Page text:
In the first nine months of 2021, Slovenia's GDP expanded by an annual 7.4% and domestic demand is expected to remain the main growth driver.
The central bank said that the growth is expected to be slightly slower in the final quarter of 2021, particularly in light of the potential expansion of containment measures to prevent the renewed spread of the pandemic. Furthermore, the risks associated with the poor epidemiological picture in Europe, the spread of the new coronavirus variant, bottlenecks in supply chains, and high energy prices and input commodity prices are all growing.
External environment: The country’s current account surplus is projected at 6.4% of GDP in 2021 and 6.3% of GDP in 2022 following a surplus of 7.4% of GDP in 2020, according to the IMF.
Slovenia posted a current account surplus of €1.56bn in the first nine months of 2021, which is down by 37.6% from the same period in the previous year, according to central bank data. In 2020, Slovenia posted a current account surplus of €3.3bn, which is up by 20.2% from 2019.
In the third quarter of 2021, net exports had a negative contribution to the GDP growth of 5%, on account of the stronger increase in import compared to exports. With a high level of investment, including in inventories, import growth was significantly above export growth.
According to Erste Group, Slovenia’s current account surplus is seen at 4.5% of GDP in 2022 from 4.8% of GDP in 2021.
Foreign direct investment (FDI) is expected at 2.4% of GDP both in 2021 and 2022, according to Erste.
Inflation and monetary policy: Inflation has been rising, which the central bank attributed to several one-off factors. It reached 4.9% in December, of which higher prices of petroleum products contributed 1.3 pp. The recent rise in energy prices is attributable to a low-base effect, and high prices of oil and natural gas on international markets, while prices of emissions allowances are also rising.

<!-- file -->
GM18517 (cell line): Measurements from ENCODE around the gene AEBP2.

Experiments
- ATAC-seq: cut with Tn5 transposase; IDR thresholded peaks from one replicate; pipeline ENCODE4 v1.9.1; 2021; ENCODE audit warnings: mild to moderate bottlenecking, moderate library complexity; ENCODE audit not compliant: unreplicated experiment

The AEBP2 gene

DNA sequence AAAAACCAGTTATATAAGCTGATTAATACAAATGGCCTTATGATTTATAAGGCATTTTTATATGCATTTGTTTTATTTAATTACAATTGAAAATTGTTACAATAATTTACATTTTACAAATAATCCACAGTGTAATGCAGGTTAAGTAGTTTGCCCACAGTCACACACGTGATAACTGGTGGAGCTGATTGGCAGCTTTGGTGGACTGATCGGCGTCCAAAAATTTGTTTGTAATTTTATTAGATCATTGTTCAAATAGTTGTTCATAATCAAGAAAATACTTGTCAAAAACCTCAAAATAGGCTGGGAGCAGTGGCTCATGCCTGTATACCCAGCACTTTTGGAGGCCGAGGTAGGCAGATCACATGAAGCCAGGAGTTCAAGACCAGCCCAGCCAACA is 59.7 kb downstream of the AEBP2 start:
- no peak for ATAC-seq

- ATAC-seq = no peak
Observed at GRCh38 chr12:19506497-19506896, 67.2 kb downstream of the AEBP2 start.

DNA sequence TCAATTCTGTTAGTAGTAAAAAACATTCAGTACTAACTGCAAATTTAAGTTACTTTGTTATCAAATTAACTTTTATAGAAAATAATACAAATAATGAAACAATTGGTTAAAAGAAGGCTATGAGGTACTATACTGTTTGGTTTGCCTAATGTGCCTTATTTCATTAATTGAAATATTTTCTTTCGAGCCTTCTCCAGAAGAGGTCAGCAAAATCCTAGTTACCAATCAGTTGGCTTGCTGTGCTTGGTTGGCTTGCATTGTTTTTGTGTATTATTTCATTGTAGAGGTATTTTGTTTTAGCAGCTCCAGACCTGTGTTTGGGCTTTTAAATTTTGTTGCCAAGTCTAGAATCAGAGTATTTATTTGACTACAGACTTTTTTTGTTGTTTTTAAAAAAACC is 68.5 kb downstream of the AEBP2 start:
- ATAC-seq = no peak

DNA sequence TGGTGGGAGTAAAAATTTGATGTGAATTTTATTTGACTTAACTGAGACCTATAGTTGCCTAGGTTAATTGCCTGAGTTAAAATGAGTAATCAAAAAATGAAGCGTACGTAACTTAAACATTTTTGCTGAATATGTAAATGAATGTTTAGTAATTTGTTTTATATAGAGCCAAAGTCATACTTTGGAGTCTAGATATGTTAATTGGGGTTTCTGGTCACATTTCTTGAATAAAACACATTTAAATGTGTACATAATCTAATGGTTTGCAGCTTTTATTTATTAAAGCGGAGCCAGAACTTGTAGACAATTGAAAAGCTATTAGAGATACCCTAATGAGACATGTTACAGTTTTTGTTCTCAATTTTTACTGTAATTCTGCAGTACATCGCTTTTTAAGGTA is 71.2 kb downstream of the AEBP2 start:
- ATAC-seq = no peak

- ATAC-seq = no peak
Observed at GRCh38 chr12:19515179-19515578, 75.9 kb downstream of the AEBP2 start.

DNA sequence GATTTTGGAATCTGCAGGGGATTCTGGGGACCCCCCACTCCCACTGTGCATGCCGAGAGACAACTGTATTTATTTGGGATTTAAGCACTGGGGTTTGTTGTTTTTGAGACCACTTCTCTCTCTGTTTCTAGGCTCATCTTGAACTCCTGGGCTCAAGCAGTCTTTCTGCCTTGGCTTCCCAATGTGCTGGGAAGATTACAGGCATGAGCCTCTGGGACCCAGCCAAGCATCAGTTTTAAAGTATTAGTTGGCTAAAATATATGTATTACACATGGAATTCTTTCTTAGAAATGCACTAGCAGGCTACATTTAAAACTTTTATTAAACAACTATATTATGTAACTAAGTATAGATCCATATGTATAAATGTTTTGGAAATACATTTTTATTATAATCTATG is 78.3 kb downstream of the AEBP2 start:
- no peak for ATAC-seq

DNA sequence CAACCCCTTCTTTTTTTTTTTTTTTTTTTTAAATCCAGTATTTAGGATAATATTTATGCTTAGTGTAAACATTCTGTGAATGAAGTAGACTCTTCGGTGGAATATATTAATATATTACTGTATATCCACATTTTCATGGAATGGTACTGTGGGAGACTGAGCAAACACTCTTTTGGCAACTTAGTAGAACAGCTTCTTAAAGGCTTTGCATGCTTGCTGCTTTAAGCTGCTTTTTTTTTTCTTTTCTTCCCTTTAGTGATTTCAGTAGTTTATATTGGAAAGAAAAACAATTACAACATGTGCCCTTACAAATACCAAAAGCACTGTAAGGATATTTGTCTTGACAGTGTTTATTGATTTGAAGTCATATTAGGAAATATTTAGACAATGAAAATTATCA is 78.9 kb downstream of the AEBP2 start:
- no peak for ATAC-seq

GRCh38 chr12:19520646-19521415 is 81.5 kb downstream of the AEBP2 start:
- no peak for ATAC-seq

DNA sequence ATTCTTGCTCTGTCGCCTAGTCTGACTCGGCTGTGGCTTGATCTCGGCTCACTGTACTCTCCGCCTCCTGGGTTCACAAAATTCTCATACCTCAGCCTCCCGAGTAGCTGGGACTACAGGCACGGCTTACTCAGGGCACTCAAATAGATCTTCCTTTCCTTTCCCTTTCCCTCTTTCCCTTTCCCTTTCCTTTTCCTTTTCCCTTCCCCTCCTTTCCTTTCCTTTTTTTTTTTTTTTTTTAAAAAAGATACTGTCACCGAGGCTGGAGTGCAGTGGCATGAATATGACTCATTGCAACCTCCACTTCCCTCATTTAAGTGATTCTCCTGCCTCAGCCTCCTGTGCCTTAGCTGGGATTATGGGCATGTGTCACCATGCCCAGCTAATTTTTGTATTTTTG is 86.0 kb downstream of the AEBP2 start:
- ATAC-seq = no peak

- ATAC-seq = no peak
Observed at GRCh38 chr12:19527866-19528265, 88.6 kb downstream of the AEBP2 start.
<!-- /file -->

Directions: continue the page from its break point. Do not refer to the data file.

The expectation is that inflation will persist at higher levels over the coming months, until the situation eases in global supply chains and on the energy markets.
Slovenia’s harmonised index of consumer prices inflation is seen at 1.7% in 2021 after the country posted an average deflation of 0.3% in 2020, the European Commission said. Inflation is expected to further speed up to 2.1% in 2022 and to slow down to 1.7% in 2023.
In terms of average annual inflation, the IMF said that Slovenia’s consumer prices are seen rising by 1.4% on average in 2021 and to speed up to 1.8% in 2022, compared with a slim deflation of 0.1% in 2020.
Industrial production: The situation in industry remained favourable, although firms are reporting high capacity utilisation and shortages of intermediate goods, which is already curtailing growth in exports, according to the central bank. Firms are also seeing growth curtailed by higher commodity prices and energy prices, and a shortage of skilled labour. Quarterly growth in value-added in industry thus slowed to 0.5% in the third quarter of 2021. Other sectors saw current growth in activity either maintain the same level as in the second quarter, or pick up the pace.
Year on year, industrial production increased by 6.2% in October, after rising by 7.8% y/y in September.
In October 2021, the total value of stocks in industrial production was 1% higher than in September 2021. It was 9.6% higher than in October 2020 and 10.6% higher than in October 2019.
Retail: The growth of retail sales is expected to slow down to 7.3% in 2022, from estimated 14.8% growth in 2021, according to Erste.
Slovenia’s retail sales soared by an annual 34.3% in October, accelerating significantly from a 17.1% y/y growth in the previous month, according to the statistics office.
Retail sales also grew compared to pre-pandemic October 2019, by 20.1%. The annual growth was primarily a consequence of the increase in retail trade with automotive fuel (by 97.2%), but growth was also significant in retail trade of non-food products (by 13.1%) and food products (by 7.6%).
Banks: The net profit of Slovenian commercial banks plunged by an annual 38.3% to €324.4mn in the first nine months of 2021, the Bank of Slovenia said. This was a result of lower non-interest income.
The central bank said that the banking system’s balance sheet declined by €316.4mn in September and amounted to €47.5bn at the end of the month, up by an annual 9.1%.